I'm A Holistic Derm: This Is The One Thing You Should *Never* Do To A Sunburn

mbg Associate Editor By Jamie Schneider
mbg Associate Editor
Jamie Schneider is the Associate Editor at mindbodygreen, covering beauty and health. She has a B.A. in Organizational Studies and English from the University of Michigan, and her work has appeared in Coveteur, The Chill Times, and Wyld Skincare.
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In case you didn't know: You can't heal sunburned skin. Sure, you can slather on soothing hydrators and emollients to relieve some of the discomfort, but once the skin is burned, there's nothing you can do to revive the dead skin cells. (That's why your best bet is to prevent burns in the first place by practicing safe sun care.) 

The good news is that your skin heals itself—the damaged skin cells naturally slough off during this process, which is why sunburns tend to peel. To speed up said process, you might think to pick at the flakes with your fingers or reach for an exfoliator (or in the case of this TikTok user, a dermaplaning tool). Best to scrub the dead, damaged skin off and jump-start the healing process, right?

Wrong! Oh-so-wrong! "Please don't use your dermaplaning tool to help scrape away at your sunburn," says board-certified dermatologist and mbg Collective member Whitney Bowe, M.D., in a duet video. Here's why dermaplaning does more harm than good and what you should use instead.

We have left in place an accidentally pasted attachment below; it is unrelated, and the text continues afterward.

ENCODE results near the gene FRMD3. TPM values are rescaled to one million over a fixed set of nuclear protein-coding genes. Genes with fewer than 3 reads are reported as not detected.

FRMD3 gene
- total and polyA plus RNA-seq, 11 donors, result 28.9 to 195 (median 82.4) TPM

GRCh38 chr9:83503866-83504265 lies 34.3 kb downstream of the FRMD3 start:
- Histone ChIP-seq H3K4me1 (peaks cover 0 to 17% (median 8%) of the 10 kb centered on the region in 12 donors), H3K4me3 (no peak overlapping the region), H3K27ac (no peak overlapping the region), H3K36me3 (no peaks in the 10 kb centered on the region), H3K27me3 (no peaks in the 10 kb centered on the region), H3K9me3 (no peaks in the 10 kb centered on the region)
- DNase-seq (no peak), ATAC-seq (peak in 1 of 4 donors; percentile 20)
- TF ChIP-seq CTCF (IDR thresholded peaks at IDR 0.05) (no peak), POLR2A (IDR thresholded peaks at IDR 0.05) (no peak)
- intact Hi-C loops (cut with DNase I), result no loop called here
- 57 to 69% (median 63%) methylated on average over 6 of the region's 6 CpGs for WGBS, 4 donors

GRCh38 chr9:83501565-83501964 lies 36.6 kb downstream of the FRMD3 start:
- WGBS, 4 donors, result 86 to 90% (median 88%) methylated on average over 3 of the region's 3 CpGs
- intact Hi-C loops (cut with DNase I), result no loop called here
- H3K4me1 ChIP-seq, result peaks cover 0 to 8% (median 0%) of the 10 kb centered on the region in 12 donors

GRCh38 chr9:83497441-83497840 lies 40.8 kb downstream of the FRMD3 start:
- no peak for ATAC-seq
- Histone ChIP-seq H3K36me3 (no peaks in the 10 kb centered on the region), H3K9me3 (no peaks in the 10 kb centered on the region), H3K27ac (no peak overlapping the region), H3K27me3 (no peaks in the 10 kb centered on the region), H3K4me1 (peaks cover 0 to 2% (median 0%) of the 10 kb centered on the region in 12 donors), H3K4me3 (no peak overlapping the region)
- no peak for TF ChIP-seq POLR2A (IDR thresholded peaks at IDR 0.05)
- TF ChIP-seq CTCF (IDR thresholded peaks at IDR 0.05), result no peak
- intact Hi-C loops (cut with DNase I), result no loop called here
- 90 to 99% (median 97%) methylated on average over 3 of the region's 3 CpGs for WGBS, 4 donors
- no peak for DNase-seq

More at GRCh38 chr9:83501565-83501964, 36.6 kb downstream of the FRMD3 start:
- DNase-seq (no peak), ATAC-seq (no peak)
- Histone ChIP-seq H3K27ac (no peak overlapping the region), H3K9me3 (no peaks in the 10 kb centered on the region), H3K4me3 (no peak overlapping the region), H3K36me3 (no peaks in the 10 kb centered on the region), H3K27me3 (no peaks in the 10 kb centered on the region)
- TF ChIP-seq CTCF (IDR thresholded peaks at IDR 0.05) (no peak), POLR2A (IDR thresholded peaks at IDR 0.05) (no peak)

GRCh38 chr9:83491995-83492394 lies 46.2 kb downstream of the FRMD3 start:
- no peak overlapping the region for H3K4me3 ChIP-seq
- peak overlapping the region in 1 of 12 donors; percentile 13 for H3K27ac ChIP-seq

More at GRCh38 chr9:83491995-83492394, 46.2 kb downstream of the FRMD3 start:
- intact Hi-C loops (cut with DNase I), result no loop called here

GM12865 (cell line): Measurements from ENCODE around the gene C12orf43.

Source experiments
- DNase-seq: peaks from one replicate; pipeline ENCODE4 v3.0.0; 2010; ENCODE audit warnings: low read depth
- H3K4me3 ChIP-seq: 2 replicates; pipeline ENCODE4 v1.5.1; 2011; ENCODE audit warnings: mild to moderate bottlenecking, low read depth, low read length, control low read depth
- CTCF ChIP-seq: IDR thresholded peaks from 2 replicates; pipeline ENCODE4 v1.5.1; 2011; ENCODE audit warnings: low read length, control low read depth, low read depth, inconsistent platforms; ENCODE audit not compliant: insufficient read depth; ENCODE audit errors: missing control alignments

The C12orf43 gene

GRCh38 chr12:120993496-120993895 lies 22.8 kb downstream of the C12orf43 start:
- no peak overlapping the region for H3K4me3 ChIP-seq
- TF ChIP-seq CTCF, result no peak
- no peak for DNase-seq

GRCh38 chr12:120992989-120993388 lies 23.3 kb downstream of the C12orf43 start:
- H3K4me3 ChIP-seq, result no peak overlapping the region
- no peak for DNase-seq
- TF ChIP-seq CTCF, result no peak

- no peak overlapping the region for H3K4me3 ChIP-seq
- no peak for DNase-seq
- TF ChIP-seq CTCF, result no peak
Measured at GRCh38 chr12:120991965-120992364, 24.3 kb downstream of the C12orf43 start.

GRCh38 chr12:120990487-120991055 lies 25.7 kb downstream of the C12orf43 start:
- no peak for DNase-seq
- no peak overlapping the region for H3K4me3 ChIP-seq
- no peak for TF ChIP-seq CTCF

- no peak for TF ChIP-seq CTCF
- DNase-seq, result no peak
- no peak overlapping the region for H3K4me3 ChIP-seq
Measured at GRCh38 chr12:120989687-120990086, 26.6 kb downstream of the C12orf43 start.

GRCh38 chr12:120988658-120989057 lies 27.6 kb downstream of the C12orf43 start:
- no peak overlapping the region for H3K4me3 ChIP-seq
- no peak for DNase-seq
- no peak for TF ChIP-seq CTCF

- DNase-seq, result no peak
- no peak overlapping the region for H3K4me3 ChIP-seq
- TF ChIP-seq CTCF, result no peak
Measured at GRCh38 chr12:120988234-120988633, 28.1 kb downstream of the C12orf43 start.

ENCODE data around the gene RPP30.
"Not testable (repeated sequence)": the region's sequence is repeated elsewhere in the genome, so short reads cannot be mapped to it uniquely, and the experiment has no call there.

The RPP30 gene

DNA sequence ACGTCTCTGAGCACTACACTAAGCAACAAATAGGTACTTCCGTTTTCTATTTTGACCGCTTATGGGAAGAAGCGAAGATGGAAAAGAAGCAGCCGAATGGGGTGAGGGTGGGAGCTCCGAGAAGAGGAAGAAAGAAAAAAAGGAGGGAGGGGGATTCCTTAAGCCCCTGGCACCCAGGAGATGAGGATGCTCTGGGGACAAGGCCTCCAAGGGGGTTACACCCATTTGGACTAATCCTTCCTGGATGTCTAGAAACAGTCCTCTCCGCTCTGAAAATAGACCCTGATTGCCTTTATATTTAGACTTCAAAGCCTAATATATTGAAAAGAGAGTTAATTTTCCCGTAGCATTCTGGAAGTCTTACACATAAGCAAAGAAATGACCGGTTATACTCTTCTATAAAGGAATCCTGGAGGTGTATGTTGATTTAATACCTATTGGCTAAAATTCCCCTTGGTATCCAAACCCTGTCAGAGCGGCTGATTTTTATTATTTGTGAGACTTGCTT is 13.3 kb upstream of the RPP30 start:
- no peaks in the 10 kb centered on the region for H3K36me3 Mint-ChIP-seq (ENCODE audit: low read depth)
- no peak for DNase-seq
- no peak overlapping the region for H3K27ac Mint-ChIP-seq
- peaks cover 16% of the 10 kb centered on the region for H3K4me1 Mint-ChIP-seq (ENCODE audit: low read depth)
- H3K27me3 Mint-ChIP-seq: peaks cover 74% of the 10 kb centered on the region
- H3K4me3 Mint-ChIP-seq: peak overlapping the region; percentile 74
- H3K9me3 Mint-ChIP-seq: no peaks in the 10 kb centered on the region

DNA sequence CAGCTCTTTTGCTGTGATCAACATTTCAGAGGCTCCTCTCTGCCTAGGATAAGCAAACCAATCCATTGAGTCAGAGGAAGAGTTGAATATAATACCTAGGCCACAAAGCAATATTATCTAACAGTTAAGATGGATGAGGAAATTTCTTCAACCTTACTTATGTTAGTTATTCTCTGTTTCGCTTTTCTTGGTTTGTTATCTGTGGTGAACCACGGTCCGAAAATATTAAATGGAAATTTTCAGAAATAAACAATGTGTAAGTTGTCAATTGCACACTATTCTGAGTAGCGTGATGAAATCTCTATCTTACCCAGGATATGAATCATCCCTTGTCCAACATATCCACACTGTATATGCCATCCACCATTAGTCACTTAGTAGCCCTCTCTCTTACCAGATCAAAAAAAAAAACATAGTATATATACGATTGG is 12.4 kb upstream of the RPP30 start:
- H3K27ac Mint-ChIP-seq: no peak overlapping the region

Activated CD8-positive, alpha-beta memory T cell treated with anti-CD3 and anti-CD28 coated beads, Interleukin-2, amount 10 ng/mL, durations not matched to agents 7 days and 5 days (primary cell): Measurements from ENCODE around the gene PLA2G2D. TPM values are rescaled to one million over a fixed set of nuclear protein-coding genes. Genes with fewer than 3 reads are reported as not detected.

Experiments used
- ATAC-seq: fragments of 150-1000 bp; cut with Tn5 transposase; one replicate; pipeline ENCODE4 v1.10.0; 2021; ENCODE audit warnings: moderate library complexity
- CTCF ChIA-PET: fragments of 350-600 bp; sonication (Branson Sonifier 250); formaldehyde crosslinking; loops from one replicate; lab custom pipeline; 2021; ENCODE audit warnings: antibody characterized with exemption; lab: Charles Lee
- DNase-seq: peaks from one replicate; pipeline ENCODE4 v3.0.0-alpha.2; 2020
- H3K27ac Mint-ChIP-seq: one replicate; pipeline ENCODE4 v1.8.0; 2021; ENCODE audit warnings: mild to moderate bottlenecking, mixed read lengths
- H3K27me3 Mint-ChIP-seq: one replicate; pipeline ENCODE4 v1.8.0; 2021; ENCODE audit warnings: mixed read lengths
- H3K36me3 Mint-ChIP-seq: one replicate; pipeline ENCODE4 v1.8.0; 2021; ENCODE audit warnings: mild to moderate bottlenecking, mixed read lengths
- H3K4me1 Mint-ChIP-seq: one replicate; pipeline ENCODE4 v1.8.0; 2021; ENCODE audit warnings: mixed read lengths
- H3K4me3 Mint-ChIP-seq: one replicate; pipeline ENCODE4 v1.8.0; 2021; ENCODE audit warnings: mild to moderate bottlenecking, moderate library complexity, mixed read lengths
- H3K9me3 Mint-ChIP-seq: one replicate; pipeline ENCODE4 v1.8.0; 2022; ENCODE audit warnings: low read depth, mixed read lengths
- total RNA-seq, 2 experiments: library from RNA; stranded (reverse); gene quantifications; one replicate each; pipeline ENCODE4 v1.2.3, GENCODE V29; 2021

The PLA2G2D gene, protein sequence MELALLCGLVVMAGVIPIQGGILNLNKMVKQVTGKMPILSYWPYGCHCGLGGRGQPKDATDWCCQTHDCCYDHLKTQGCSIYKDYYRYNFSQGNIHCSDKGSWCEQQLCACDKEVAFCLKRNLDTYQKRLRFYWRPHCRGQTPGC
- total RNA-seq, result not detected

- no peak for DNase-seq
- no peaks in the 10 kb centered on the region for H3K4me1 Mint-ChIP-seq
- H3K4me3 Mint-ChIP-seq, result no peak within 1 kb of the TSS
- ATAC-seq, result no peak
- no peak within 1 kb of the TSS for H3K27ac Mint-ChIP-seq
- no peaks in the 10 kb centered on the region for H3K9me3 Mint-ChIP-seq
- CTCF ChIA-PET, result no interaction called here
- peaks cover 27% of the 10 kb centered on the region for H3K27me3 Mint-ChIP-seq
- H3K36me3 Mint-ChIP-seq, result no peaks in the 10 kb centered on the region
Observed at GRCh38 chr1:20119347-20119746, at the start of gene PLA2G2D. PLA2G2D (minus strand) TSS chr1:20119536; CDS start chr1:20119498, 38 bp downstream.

Why you shouldn't dermaplane a peeling sunburn.

Short answer? Exfoliating that vulnerable skin will only cause more irritation, and it can even delay healing. You don't even want to manually peel the flakes with your fingers, let alone a razor-sharp blade—even if the result looks smooth and satisfying on the surface. See, as you tug the skin, you run the risk of tearing off delicate patches before they're ready to come off, which can irritate the skin and require even more healing (meaning the peeling process goes on for longer). 

As Morgan Rabach, M.D., a board-certified dermatologist and co-founder of LM Medical in NYC, once told mbg about peeling sunburns: "It's best to let the dead skin peel itself off naturally without pulling it, as you can tear further into the skin." Bowe even says the added inflammation can increase your risk for scarring or hyperpigmentation, especially if you're scraping away with a dermaplaning tool. 

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What to use instead. 

While you can't necessarily "heal" the damaged skin, you can soothe the area with certain moisturizers to ward off inflammation and pain. Bowe is partial to the classic aloe vera (it contains aloin, which has anti-inflammatory properties that aid in the skin-healing process), but you can also opt for moisturizers with ceramides, hyaluronic acid, or colloidal oat to calm the skin. 

You can also use a cool compress if a fresh burn feels tender and tight—see here for all of our sunburn relief remedies. Other than that, "Leave this baby alone," says Bowe. Simply let your skin do its thing without agitating it further, and do your best to stay out of the sun while it heals. 

The takeaway. 

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As satisfying as it looks to dermaplane a peeling sunburn, it can do way more harm than good in the long run. Not only can it delay healing time and cause more irritation, but it can also cause scarring and hyperpigmentation—the scraping is just not worth it. The best thing you can do is to let it heal naturally with time, and remember to protect your skin the next time you're exposed to the sun's rays.

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